- Oops!Something went wrong.Please try again later.
Helios Technologies' (NYSE:HLIO) stock is up by a considerable 11% over the past three months. Given that the market rewards strong financials in the long-term, we wonder if that is the case in this instance. In this article, we decided to focus on Helios Technologies' ROE.
Return on equity or ROE is an important factor to be considered by a shareholder because it tells them how effectively their capital is being reinvested. Simply put, it is used to assess the profitability of a company in relation to its equity capital.
How Is ROE Calculated?
Return on equity can be calculated by using the formula:
Return on Equity = Net Profit (from continuing operations) ÷ Shareholders' Equity
So, based on the above formula, the ROE for Helios Technologies is:
13% = US$87m ÷ US$688m (Based on the trailing twelve months to October 2021).
The 'return' is the amount earned after tax over the last twelve months. So, this means that for every $1 of its shareholder's investments, the company generates a profit of $0.13.
What Is The Relationship Between ROE And Earnings Growth?
So far, we've learned that ROE is a measure of a company's profitability. Based on how much of its profits the company chooses to reinvest or "retain", we are then able to evaluate a company's future ability to generate profits. Assuming everything else remains unchanged, the higher the ROE and profit retention, the higher the growth rate of a company compared to companies that don't necessarily bear these characteristics.
Helios Technologies' Earnings Growth And 13% ROE
To start with, Helios Technologies' ROE looks acceptable. Further, the company's ROE compares quite favorably to the industry average of 10%. This certainly adds some context to Helios Technologies' decent 16% net income growth seen over the past five years.
As a next step, we compared Helios Technologies' net income growth with the industry, and pleasingly, we found that the growth seen by the company is higher than the average industry growth of 8.5%.
The basis for attaching value to a company is, to a great extent, tied to its earnings growth. The investor should try to establish if the expected growth or decline in earnings, whichever the case may be, is priced in. By doing so, they will have an idea if the stock is headed into clear blue waters or if swampy waters await. Is HLIO fairly valued? This infographic on the company's intrinsic value has everything you need to know.
Is Helios Technologies Using Its Retained Earnings Effectively?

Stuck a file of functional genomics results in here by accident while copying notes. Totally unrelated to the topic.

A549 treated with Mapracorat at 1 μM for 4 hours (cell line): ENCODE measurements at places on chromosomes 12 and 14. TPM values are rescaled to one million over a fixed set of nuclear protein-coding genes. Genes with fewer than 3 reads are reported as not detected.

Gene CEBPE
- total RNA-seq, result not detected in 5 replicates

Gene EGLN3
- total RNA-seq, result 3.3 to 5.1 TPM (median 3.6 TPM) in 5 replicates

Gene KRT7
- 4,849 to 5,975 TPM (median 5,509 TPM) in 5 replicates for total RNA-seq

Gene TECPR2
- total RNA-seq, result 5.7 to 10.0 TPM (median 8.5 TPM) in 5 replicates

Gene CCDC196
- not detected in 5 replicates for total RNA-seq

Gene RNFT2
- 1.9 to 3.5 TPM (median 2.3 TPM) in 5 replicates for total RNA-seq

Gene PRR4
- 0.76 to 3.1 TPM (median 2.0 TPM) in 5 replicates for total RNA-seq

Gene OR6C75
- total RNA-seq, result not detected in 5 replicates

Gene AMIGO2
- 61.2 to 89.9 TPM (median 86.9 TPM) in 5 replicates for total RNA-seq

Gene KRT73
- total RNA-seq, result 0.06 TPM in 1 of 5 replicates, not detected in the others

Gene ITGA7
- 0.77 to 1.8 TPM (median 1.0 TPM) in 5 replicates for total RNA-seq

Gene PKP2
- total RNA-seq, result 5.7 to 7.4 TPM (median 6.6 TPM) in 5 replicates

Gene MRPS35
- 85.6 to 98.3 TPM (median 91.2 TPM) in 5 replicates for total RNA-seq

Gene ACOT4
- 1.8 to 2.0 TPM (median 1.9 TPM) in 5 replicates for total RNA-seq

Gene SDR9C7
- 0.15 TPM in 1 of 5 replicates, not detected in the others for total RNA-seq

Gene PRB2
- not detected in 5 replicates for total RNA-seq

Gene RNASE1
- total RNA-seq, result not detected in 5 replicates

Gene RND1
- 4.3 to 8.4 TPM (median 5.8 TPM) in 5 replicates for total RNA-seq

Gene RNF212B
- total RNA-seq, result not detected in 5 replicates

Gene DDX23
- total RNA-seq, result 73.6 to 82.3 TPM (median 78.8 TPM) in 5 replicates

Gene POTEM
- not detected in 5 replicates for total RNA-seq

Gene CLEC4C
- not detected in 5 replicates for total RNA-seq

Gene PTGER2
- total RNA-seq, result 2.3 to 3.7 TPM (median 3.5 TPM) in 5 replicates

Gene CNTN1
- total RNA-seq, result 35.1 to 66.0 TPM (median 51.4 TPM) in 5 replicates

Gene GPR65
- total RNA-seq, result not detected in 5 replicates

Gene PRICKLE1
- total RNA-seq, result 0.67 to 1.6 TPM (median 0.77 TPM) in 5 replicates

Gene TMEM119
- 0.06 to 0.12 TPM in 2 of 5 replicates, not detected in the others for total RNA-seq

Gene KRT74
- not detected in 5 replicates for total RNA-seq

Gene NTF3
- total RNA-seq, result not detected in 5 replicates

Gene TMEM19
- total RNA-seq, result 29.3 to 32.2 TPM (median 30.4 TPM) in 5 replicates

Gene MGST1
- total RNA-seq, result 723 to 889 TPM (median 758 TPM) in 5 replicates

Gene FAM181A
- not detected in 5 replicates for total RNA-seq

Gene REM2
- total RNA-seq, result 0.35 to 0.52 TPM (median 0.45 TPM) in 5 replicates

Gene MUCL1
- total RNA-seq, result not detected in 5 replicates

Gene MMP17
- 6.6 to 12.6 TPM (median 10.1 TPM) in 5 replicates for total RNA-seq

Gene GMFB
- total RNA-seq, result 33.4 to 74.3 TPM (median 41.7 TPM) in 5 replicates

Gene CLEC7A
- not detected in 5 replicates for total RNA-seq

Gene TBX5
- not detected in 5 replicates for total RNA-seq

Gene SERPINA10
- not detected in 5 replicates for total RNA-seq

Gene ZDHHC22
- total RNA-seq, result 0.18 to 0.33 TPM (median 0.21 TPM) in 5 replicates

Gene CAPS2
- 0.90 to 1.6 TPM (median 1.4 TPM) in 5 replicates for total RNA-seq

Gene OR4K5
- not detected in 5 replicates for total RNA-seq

In Helios Technologies' case, its respectable earnings growth can probably be explained by its low three-year median payout ratio of 22% (or a retention ratio of 78%), which suggests that the company is investing most of its profits to grow its business.
Additionally, Helios Technologies has paid dividends over a period of at least ten years which means that the company is pretty serious about sharing its profits with shareholders. Our latest analyst data shows that the future payout ratio of the company is expected to drop to 6.5% over the next three years. As a result, the expected drop in Helios Technologies' payout ratio explains the anticipated rise in the company's future ROE to 16%, over the same period.
In total, we are pretty happy with Helios Technologies' performance. In particular, it's great to see that the company is investing heavily into its business and along with a high rate of return, that has resulted in a sizeable growth in its earnings. The latest industry analyst forecasts show that the company is expected to maintain its current growth rate. To know more about the latest analysts predictions for the company, check out this visualization of analyst forecasts for the company.
Have feedback on this article? Concerned about the content? Get in touch with us directly. Alternatively, email editorial-team (at) simplywallst.com.
This article by Simply Wall St is general in nature. We provide commentary based on historical data and analyst forecasts only using an unbiased methodology and our articles are not intended to be financial advice. It does not constitute a recommendation to buy or sell any stock, and does not take account of your objectives, or your financial situation. We aim to bring you long-term focused analysis driven by fundamental data. Note that our analysis may not factor in the latest price-sensitive company announcements or qualitative material. Simply Wall St has no position in any stocks mentioned.